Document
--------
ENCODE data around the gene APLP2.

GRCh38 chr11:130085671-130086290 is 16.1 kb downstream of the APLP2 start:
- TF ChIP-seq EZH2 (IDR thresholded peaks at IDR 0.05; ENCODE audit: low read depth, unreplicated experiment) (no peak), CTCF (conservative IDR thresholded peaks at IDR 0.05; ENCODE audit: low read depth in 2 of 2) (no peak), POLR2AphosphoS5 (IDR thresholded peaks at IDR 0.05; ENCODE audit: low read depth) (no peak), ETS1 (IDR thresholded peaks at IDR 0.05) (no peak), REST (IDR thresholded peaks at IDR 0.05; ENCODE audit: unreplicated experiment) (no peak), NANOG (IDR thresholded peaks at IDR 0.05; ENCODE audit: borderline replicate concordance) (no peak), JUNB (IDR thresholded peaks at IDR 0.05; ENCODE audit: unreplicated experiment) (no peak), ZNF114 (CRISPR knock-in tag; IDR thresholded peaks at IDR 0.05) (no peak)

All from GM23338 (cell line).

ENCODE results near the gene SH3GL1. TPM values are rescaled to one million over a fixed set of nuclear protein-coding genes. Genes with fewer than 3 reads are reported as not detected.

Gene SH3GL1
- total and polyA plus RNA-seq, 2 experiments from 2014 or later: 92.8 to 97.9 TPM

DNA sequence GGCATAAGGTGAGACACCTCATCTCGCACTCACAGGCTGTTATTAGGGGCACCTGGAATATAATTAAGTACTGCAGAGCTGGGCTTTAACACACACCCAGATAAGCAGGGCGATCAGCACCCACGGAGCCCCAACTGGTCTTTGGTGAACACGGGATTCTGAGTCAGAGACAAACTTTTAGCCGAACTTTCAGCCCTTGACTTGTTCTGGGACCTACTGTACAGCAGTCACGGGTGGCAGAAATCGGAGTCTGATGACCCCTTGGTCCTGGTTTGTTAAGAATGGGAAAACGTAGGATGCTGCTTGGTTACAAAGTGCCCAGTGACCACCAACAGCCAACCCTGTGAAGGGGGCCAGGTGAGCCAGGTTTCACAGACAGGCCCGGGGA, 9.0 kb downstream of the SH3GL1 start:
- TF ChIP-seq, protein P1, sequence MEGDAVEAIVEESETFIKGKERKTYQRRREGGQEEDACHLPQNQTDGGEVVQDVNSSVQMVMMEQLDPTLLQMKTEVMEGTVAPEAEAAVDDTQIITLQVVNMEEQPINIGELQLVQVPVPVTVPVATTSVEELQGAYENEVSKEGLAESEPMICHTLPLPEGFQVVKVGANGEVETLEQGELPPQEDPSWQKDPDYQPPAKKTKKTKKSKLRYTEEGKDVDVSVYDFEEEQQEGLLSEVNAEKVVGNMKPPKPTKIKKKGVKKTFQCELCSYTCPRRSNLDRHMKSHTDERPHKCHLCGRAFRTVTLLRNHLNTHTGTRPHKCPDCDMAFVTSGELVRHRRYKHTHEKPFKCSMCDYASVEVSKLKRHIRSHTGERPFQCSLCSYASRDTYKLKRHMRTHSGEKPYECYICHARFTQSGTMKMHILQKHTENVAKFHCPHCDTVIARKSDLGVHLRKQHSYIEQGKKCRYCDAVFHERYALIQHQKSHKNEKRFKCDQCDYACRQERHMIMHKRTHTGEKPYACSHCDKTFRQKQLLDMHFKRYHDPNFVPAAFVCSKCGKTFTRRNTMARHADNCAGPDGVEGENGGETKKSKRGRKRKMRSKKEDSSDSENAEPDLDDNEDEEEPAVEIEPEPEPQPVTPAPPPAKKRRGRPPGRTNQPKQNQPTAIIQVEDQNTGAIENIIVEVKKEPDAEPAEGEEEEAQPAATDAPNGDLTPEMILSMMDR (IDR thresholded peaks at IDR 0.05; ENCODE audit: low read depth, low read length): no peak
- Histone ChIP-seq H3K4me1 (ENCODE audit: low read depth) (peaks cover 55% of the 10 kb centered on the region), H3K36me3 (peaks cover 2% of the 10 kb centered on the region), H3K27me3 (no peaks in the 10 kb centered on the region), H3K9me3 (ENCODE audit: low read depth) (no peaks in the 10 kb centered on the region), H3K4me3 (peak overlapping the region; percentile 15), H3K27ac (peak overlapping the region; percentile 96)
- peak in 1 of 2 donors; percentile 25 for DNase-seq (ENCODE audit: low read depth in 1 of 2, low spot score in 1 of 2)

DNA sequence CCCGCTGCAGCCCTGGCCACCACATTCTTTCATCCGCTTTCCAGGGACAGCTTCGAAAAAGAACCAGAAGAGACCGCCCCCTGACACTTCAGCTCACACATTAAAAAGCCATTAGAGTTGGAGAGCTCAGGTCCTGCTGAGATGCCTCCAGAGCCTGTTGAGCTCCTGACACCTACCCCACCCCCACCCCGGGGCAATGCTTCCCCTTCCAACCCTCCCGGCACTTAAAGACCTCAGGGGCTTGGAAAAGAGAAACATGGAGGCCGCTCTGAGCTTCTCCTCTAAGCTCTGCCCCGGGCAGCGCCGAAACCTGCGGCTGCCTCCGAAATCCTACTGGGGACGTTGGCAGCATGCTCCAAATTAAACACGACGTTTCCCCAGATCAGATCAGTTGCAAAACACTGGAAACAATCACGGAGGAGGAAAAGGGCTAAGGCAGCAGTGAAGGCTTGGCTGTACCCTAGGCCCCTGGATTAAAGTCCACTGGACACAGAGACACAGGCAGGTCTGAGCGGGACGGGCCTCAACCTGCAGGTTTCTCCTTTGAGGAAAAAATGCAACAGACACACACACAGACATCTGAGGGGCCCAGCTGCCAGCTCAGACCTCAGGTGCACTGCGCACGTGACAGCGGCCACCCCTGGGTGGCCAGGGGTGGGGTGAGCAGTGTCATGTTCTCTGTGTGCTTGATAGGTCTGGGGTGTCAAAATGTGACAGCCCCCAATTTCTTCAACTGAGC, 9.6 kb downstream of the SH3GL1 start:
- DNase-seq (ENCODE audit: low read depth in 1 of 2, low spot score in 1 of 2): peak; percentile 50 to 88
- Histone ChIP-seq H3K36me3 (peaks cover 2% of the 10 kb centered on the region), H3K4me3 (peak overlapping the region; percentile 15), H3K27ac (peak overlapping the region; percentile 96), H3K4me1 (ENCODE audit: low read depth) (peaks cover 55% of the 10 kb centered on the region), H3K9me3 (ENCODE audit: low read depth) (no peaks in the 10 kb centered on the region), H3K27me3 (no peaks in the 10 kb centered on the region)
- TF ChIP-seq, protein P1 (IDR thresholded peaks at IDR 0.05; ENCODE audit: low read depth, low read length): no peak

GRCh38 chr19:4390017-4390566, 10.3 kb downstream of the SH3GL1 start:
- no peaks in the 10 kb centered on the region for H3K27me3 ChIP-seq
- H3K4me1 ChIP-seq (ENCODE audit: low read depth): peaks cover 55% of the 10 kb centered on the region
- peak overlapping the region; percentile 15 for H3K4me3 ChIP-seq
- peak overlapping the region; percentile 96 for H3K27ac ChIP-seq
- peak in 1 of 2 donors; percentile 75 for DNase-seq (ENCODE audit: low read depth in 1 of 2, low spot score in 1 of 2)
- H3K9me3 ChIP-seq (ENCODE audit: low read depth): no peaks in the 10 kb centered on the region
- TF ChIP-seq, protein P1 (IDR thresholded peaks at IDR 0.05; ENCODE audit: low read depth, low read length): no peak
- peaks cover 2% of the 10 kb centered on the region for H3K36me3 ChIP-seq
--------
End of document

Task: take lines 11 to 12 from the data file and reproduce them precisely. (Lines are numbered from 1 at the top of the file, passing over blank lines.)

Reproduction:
- peak in 1 of 2 donors; percentile 25 for DNase-seq (ENCODE audit: low read depth in 1 of 2, low spot score in 1 of 2)

DNA sequence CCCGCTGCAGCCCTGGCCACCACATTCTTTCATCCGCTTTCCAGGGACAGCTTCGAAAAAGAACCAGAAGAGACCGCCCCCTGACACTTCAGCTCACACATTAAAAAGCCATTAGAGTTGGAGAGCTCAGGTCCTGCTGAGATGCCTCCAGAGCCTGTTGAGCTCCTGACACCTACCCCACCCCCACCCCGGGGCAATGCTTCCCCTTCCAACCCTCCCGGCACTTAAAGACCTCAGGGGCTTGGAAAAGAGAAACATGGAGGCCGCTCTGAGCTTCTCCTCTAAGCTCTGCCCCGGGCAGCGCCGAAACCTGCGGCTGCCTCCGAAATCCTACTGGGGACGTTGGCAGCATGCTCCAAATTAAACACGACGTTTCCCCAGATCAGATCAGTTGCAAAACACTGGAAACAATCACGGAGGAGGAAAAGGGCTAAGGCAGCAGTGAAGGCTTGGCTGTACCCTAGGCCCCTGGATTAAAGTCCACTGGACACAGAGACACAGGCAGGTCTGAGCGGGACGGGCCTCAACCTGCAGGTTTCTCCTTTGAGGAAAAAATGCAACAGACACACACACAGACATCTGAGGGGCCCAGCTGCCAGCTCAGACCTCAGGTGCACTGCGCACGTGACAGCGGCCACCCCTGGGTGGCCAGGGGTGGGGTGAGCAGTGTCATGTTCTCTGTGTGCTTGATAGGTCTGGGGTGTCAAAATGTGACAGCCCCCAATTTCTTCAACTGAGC, 9.6 kb downstream of the SH3GL1 start: